It’s Saturday, so let’s do something fun. Close your eyes . (Ok, open them again, but you get the point.) Pretend you’re at a wedding. Envision the beautiful couple, plates of food, sweaty children who’ve already stained their best clothes playing on the grass and binging at the dessert table, young people ripping it up on the dance floor, multitudes of grandparents quietly watching all the action from the perimeter. (If this was Canada, you’d also be listening to the Chicken Dance in your head.) Think of the quiet ceremonial cake cutting, the pictures, and the curious variety of lonely family and friends at the reject table. (Read: table in the furthest reach of the wedding but still considered part of it.)

If you’ve come this far, you are NOT at a Serbian wedding.

EVERYONE needs to go to a Serbian wedding at some point. Seriously, just crash one. They’ll probably invite you in anyway, and make you drink copious amounts of Rakija (fruit brandy) and dance the kolo all night. 3 weeks ago, we went to our first Serbian wedding in a town called Knjazevac (Kin-ya-je-vats). The bride, of course, was beautiful and possibly one of the sweetest women on the planet. The ceremony itself was very short, maybe 15 minutes or so, and then all of the guests cued up to get their pictures taken with the bride and groom, after which we all hustled inside for the first dance, back outside for the bouquet toss, and back inside for what was to be 12 hours of continuous food, drink, and kolo.

The food…massive, tasty, and endless. The drinks…well, I think I have found a supplier. (Sounds like a drug deal, doesn’t it?) I usually like a glass, at most two glasses of wine. More than that and I get the nasty wine feel.  The week prior, Chris, the awesome husband he is, visited a winery for the groom’s bachelor party where he bought me 2 dozen bottles of wine. Yes. 24 bottles. No. I did not drink them in one night. Yes, we like to entertain. Anyway, this wine is the cleanest wine I have ever drank and I’ve found it’s the only wine I’ve had that hasn’t given me the ugly wine hangover. So, at the wedding, 2 bottles of wine were placed in front of me and I drank a bottle and a half and still felt incredible. I am admitting this because the next day, I woke early and was able to bike with Chris and the girls to the next town with total ease. The wine might have even made me quicker, more powerful. Kind of like what spinach does for Popeye. Anyone who comes to my house will get some because, contrary to what you may think by now, I do not drink it every day.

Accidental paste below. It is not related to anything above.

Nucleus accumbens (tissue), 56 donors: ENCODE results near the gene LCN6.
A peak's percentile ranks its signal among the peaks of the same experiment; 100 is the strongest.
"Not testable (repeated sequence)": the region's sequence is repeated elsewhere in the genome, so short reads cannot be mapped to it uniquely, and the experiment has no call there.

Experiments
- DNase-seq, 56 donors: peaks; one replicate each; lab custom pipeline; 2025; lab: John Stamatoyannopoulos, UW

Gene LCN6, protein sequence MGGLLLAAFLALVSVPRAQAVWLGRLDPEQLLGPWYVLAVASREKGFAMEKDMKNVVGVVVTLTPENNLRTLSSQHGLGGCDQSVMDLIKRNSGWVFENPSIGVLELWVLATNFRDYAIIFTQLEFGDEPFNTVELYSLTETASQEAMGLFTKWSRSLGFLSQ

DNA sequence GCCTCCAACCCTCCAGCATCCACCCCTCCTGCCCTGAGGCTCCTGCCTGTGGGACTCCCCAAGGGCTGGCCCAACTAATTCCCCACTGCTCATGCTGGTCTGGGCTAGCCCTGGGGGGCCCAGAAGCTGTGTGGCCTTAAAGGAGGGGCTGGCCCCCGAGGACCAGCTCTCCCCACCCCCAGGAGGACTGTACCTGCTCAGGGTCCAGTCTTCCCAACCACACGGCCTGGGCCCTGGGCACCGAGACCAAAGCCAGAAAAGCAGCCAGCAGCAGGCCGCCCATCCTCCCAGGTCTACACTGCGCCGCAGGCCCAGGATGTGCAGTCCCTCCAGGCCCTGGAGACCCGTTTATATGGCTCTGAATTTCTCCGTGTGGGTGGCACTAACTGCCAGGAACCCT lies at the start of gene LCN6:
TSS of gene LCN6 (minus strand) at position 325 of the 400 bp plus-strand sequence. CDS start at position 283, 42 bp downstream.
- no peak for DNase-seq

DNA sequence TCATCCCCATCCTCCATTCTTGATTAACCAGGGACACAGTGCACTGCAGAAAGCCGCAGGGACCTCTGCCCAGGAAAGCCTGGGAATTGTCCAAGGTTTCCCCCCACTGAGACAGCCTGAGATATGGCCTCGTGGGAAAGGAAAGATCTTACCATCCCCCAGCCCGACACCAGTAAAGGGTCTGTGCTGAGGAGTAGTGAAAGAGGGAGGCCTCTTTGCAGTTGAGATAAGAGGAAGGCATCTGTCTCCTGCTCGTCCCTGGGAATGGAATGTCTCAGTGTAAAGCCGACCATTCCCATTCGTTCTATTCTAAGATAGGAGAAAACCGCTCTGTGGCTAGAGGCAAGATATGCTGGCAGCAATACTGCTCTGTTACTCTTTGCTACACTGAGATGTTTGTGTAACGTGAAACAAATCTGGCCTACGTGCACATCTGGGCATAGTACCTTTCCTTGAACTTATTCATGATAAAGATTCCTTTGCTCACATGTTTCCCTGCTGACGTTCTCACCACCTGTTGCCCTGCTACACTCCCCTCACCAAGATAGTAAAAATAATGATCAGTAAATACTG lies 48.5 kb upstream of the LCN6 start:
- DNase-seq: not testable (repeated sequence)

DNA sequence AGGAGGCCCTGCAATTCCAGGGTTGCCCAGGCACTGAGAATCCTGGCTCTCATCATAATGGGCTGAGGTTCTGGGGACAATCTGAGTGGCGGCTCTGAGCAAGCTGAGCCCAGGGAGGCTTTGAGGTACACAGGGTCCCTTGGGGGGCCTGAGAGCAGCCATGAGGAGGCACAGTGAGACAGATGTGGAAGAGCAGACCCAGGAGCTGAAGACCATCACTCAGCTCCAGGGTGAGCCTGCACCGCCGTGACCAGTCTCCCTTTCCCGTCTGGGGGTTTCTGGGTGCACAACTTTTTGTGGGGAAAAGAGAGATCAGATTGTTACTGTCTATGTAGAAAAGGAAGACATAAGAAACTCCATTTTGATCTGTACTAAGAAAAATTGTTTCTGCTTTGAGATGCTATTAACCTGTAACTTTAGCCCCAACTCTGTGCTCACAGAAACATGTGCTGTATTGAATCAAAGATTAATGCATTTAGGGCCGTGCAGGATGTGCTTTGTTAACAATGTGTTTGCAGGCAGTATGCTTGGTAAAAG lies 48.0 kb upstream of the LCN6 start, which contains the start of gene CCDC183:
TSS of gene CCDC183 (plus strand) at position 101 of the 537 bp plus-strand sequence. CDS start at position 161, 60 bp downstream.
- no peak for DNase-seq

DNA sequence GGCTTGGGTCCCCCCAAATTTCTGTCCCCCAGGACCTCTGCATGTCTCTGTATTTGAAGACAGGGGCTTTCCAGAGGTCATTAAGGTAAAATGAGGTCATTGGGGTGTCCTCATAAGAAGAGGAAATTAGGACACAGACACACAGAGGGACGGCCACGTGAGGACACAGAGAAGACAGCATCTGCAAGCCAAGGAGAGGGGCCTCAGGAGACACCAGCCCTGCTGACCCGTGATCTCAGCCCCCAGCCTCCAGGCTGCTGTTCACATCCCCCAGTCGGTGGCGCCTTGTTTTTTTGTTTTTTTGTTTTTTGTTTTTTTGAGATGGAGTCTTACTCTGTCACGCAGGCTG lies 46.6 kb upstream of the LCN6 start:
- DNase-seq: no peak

Back to the wedding. Rakija, the fruit brandy (usually plum), poured as freely as water and helped to amp up the crowd as they danced the kolo for hours and hours. Kolo is a dance that has quite simple footsteps and can vary from town to town. One of the main ones we did went …shuffle right-right-right, tap left, tap right, shuffle-right-right-right, all while holding hands in a conga-like procession. Doing this dance now, sober, in my living room, I’m not sure I have it right, which would explain why I stepped on more than a few toes.  Young and old danced the kolo all night, with the old people literally owning the dance floor for the majority of the time. It’s also important to note that the leader of the conga/kolo line is responsible for swinging a white napkin or handkerchief in the air as he/she dances.

And the cake. THE CAKE! Midway through the evening, torches of fire were lit and the music thrummed and people started chanting and cheering. Something major was happening. For 15 minutes fires were burning and people were vibrating around some important center. I expected a galaxial orb or religious shrine to erupt. I squeezed my way through the crowd of people and saw the mystical being: the cake. The cake wasn’t being cut, nor were the couple taking those staged photos in front of it. People were celebrating the cake like fans at a rock concert. It was fascinating!

We’re on our way to an Israeli harvest celebration so I will leave you with best wishes for an amazing weekend. Cheers!

Wedding Pic - Good

Bits and Bones